As some of the only professionals to closely examine the skin on a regular basis, Stylists, Estheticians and Nail technicians, we are in a position to spot melanoma on a client before anyone. It is important to know we are not doctoring and do not diagnose but you can help with referring your client to a dermatologist and also with prevention. Melanoma is the deadliest form of skin cancer but if caught early enough it is almost always curable, so it is important to stay informed! In 2020 the American Cancer Society predicts 100,350 new cases of melanoma will be diagnosed and about 6,850 people are expected to die of melanoma. The average age of being diagnosed is 65. With that being said Melanoma is the most common cancer in young adults, especially women 30 years of age and younger. In the US the percentage of people diagnosed with melanoma has more than doubled in the past 30 years. Higher risk factors for Melanoma include having green or blue eyes, blonde or red hair and fair or freckled skin. Also, Tanning beds are believed to have an impact on the increasing number over the years. It is not to say that doing or having any of the attributes means you will be diagnosed with skin cancer, but it is always good to be cautious. 10% of people diagnosed with Melanoma have a history of melanoma in their family, so it is very important to get regular checkups by your dermatologist. There is no 100% way of preventing skin cancer but there are plenty of good precautions to take! Number one Precaution is to stay out of the sun, obviously, that is not always obtainable so the next best thing is… Sunscreen!
In the beauty industry it is important to be informed and keep your clients informed how important sunscreen is. Sun screen should be used EVERYDAY not just during the summer or when you’re outside. UV rays can come through windows in your house, office or car and still be damaging to your skin. You should find a sunscreen that works best for your skin type and wear it everyday after washing your face and before applying any makeup. Sunscreen on your skin that is not being covered by clothing should be reapplied every two hours no matter what SPF you’re using. One of the most common mistakes the population makes with sunscreens is thinking the higher the SPF the longer it last, that is false. Anything over SPF 50 is misleading and people tend to use the higher SPF bottles improperly. Rather you’re using 80, 50 or 15 SPF you should still apply every two hours even on cloudy days, after swimming or sweating. Also, the type of sunscreens you use matter! Spray sunscreen are popular because they are easy to apply and they are fast, but with spray sun screen you increase your chances of missing areas of your body to be exposed, you should never use spray sun screen on your face inhaling some sun screen ingredients may cause or trigger health risks. The FDA has not determined the health risks of inhaling sunscreen but recently advised not use them near your face, Better safe than sorry.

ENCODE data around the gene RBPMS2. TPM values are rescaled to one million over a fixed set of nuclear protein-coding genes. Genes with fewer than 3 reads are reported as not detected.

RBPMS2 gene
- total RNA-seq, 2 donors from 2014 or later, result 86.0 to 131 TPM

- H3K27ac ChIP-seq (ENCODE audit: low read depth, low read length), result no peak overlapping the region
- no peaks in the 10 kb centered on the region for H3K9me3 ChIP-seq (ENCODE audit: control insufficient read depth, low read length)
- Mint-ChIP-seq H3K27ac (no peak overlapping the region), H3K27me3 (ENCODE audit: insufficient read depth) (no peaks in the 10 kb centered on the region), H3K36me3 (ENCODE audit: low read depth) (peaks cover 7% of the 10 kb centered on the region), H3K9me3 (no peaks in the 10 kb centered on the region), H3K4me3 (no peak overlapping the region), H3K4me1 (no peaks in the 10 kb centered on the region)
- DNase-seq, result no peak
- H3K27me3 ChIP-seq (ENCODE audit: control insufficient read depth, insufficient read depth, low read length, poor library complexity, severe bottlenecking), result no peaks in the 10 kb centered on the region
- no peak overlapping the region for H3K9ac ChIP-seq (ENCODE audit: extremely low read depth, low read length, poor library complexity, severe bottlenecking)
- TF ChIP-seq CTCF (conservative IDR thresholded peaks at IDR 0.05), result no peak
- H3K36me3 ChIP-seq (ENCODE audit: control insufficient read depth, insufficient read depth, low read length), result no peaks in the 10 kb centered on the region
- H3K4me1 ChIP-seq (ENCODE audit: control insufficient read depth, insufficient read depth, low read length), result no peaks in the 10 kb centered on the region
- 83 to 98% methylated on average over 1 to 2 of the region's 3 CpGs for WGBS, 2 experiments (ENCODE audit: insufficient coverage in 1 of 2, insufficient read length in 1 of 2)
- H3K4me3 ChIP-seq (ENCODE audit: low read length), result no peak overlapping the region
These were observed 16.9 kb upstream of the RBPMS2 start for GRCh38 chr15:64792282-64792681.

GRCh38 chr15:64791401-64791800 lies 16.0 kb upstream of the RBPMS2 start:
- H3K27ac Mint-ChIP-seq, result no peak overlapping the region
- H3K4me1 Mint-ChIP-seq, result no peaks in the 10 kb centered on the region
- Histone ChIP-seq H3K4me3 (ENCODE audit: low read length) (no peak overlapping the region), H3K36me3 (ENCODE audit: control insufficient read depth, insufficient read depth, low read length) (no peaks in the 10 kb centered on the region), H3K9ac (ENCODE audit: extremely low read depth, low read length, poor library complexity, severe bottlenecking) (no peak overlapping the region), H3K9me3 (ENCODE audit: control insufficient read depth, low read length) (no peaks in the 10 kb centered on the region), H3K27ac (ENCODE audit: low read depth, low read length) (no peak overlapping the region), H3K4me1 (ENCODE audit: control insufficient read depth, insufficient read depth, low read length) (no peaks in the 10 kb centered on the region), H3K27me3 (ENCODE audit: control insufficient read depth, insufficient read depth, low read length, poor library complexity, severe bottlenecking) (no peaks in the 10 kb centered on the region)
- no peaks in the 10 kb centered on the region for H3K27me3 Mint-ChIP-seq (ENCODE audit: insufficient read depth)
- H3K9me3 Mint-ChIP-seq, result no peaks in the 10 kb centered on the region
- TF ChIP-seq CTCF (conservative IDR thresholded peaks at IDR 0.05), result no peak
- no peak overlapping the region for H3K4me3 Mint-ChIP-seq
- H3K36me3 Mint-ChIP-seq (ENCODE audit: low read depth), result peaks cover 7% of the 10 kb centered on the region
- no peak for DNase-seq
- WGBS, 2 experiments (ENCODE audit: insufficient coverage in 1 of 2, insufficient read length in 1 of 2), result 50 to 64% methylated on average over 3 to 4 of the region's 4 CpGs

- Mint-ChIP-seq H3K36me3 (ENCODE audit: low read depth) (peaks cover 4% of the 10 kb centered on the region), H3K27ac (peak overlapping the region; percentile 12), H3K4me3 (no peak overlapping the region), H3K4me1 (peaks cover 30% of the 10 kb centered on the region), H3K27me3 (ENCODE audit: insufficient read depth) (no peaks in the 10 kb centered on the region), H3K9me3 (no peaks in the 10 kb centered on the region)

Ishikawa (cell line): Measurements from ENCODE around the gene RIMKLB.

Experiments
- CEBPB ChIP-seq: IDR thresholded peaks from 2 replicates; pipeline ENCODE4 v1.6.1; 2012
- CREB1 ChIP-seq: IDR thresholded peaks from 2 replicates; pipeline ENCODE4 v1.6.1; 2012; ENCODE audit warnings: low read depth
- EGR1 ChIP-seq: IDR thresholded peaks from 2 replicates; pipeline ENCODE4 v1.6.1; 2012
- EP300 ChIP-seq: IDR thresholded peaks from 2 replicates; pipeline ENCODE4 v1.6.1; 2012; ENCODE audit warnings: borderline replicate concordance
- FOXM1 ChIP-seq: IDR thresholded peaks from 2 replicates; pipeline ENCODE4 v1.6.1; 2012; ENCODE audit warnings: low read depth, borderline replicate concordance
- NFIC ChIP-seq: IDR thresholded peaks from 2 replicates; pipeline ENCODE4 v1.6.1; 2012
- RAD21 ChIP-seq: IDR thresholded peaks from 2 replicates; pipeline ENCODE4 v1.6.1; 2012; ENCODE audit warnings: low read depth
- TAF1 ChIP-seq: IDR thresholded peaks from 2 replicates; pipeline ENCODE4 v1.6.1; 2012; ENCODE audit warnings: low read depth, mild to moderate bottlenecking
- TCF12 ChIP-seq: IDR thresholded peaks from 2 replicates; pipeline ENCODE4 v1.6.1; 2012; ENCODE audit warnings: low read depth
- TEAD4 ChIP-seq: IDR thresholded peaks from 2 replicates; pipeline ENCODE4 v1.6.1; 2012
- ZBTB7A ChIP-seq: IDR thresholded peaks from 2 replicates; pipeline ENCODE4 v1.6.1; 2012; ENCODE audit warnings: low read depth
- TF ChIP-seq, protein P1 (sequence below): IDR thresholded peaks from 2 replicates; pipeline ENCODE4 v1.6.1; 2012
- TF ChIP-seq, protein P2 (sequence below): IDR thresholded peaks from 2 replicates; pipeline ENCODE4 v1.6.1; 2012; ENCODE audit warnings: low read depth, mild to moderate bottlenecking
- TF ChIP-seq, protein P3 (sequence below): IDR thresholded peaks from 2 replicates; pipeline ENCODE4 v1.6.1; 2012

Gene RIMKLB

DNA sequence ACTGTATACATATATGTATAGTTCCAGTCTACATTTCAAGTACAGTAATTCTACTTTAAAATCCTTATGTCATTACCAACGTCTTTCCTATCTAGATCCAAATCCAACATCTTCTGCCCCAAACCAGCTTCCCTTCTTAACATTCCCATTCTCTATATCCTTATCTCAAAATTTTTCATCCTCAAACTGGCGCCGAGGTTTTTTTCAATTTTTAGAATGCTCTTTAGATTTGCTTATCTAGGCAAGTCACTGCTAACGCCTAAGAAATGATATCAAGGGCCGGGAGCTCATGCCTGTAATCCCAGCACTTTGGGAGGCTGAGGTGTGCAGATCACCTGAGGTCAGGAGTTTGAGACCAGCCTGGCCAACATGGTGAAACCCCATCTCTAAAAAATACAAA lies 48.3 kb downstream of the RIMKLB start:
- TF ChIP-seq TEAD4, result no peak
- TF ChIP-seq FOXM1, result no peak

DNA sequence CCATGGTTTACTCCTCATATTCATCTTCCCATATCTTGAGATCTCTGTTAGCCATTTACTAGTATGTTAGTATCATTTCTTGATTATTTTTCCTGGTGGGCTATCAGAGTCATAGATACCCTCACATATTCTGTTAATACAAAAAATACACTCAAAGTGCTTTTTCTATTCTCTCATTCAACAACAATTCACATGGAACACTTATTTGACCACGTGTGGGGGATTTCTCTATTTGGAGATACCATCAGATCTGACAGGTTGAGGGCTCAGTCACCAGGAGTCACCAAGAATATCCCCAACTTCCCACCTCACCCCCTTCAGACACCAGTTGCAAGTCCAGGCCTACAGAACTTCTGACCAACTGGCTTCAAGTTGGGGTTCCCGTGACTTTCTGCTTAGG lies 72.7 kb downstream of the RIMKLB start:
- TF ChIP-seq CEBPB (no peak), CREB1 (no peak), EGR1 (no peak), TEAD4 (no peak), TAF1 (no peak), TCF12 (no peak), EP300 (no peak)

One last friendly recommendation, always wear sunglasses. Rather you’re outside at the beach, at a sporting event or in your car. Ocular melanoma, most people aren’t aware it exists. Ocular melanoma is a type of cancer that develops in the cells that produce pigment. Pigment gives color to your skin, hair and eyes. Just as you can develop melanoma on your skin you can develop it inside your eye or on the conjunctiva. The only prevention of ocular melanoma are regular eye exams and sunglasses. Your chances of ocular melanoma aren’t as high as regular melanoma but unfortunately there is no cure for ocular melanoma just yet. Some pictures in the blog are of product we use here at PIC with SPF for sun protection.